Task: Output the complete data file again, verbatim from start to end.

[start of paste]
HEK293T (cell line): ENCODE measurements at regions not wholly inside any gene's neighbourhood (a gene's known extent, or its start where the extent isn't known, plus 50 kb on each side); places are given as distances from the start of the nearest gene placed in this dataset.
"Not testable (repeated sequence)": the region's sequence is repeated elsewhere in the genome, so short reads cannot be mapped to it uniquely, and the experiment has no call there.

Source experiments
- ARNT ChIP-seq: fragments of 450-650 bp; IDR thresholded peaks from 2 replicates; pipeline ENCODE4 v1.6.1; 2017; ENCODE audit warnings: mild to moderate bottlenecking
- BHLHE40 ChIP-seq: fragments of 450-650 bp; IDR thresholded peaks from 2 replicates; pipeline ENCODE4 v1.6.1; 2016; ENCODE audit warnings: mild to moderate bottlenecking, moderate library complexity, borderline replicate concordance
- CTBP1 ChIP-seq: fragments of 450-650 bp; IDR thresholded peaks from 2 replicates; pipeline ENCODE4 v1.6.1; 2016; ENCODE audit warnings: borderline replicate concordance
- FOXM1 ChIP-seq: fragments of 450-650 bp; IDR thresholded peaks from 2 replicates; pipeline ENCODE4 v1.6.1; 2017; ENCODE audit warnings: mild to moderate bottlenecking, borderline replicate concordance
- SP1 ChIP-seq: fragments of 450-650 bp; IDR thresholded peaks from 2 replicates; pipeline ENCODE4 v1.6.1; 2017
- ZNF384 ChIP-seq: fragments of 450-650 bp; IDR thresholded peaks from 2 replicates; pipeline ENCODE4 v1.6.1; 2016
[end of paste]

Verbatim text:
HEK293T (cell line): ENCODE measurements at regions not wholly inside any gene's neighbourhood (a gene's known extent, or its start where the extent isn't known, plus 50 kb on each side); places are given as distances from the start of the nearest gene placed in this dataset.
"Not testable (repeated sequence)": the region's sequence is repeated elsewhere in the genome, so short reads cannot be mapped to it uniquely, and the experiment has no call there.

Source experiments
- ARNT ChIP-seq: fragments of 450-650 bp; IDR thresholded peaks from 2 replicates; pipeline ENCODE4 v1.6.1; 2017; ENCODE audit warnings: mild to moderate bottlenecking
- BHLHE40 ChIP-seq: fragments of 450-650 bp; IDR thresholded peaks from 2 replicates; pipeline ENCODE4 v1.6.1; 2016; ENCODE audit warnings: mild to moderate bottlenecking, moderate library complexity, borderline replicate concordance
- CTBP1 ChIP-seq: fragments of 450-650 bp; IDR thresholded peaks from 2 replicates; pipeline ENCODE4 v1.6.1; 2016; ENCODE audit warnings: borderline replicate concordance
- FOXM1 ChIP-seq: fragments of 450-650 bp; IDR thresholded peaks from 2 replicates; pipeline ENCODE4 v1.6.1; 2017; ENCODE audit warnings: mild to moderate bottlenecking, borderline replicate concordance
- SP1 ChIP-seq: fragments of 450-650 bp; IDR thresholded peaks from 2 replicates; pipeline ENCODE4 v1.6.1; 2017
- ZNF384 ChIP-seq: fragments of 450-650 bp; IDR thresholded peaks from 2 replicates; pipeline ENCODE4 v1.6.1; 2016